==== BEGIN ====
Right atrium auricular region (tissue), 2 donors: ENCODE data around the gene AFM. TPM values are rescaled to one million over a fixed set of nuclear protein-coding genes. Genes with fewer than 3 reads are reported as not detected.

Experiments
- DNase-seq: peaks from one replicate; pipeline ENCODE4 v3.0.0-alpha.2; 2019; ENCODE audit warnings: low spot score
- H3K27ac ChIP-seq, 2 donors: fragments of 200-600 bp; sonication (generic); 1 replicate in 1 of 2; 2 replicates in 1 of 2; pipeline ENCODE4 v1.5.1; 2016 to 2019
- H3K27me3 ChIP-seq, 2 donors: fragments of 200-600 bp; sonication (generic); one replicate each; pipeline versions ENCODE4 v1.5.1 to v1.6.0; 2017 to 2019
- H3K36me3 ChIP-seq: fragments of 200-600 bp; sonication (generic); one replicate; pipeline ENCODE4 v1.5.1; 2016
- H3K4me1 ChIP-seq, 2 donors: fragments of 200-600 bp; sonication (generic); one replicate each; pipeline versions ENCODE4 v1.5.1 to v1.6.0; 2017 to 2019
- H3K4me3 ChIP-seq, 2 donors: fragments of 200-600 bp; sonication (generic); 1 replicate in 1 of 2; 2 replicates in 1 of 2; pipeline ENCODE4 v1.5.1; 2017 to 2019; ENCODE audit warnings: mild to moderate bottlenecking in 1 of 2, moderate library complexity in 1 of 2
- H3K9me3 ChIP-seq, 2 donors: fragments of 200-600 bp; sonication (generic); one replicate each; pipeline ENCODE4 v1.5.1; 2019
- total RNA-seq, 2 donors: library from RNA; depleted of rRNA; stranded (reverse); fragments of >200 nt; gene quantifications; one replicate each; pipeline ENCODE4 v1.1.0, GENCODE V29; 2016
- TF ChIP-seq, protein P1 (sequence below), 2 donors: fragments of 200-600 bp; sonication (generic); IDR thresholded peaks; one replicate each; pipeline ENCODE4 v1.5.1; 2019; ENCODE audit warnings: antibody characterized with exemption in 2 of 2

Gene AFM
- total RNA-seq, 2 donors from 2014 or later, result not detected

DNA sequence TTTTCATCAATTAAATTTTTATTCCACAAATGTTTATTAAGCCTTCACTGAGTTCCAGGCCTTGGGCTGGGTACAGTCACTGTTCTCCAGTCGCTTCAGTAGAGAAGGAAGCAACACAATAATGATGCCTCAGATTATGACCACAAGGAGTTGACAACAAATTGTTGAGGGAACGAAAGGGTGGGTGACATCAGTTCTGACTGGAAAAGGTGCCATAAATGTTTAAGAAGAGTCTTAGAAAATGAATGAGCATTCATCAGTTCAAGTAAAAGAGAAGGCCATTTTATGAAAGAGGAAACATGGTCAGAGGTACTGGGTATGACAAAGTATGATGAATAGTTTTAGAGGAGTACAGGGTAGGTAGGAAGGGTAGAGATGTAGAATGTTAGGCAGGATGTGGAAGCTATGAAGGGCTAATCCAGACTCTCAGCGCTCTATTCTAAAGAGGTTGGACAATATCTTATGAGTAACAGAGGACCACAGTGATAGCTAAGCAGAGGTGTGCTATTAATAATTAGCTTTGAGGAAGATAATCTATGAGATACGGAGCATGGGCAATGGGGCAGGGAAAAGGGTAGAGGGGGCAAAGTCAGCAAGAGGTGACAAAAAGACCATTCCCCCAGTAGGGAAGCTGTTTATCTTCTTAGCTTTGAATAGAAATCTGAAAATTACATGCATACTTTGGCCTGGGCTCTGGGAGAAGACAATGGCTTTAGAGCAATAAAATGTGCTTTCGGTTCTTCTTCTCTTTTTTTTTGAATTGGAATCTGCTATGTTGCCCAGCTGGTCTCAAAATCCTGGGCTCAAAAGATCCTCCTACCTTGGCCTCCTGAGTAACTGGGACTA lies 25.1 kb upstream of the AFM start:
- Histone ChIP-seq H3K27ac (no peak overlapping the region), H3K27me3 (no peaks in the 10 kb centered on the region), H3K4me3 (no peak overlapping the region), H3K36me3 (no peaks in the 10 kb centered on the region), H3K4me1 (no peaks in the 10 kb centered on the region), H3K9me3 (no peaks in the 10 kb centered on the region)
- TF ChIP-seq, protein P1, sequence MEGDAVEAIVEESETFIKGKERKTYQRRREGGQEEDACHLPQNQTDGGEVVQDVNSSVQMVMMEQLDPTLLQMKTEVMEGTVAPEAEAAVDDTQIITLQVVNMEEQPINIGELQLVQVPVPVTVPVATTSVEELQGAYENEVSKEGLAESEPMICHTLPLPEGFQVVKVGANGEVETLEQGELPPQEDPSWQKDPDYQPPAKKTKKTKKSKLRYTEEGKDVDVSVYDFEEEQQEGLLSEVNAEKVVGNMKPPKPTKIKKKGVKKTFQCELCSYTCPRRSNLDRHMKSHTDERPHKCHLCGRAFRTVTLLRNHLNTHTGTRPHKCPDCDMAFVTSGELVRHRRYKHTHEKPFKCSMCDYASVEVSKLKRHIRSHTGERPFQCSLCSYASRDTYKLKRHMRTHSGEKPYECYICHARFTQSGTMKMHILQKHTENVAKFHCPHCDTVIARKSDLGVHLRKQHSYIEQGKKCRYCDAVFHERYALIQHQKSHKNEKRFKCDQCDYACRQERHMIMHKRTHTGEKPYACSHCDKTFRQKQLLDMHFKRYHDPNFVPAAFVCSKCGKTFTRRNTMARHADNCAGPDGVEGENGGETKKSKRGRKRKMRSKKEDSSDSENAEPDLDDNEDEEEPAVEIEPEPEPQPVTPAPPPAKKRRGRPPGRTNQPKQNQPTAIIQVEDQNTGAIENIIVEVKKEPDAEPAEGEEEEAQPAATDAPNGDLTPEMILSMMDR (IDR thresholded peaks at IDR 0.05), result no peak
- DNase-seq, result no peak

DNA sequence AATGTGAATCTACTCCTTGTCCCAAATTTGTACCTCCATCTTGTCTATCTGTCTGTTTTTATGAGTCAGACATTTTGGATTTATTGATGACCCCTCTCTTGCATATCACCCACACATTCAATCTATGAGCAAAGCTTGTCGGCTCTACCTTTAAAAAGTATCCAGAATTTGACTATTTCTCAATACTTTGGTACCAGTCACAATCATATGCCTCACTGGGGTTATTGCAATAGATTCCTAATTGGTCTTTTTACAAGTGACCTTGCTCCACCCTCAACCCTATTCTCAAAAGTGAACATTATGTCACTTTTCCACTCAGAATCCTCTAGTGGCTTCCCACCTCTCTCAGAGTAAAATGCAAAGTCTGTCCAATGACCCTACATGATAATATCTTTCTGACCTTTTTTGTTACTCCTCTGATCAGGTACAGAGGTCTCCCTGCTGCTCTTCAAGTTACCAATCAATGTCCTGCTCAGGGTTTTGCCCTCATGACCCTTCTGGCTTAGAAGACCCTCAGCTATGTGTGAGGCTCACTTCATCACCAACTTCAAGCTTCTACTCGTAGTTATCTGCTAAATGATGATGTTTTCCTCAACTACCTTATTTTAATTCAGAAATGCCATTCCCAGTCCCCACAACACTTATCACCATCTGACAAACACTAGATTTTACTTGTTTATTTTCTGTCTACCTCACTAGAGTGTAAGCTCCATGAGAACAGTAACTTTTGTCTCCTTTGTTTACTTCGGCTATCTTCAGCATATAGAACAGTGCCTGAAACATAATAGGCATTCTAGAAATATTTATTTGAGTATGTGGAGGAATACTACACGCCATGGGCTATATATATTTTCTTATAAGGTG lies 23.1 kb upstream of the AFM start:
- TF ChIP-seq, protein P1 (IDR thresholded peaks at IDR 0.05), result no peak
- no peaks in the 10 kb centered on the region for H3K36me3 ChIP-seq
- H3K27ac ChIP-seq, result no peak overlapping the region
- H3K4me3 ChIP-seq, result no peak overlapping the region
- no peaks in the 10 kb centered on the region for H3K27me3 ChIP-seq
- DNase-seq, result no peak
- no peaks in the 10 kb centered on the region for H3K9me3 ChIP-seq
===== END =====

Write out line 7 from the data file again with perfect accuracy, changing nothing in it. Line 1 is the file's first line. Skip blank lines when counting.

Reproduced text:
- H3K4me1 ChIP-seq, 2 donors: fragments of 200-600 bp; sonication (generic); one replicate each; pipeline versions ENCODE4 v1.5.1 to v1.6.0; 2017 to 2019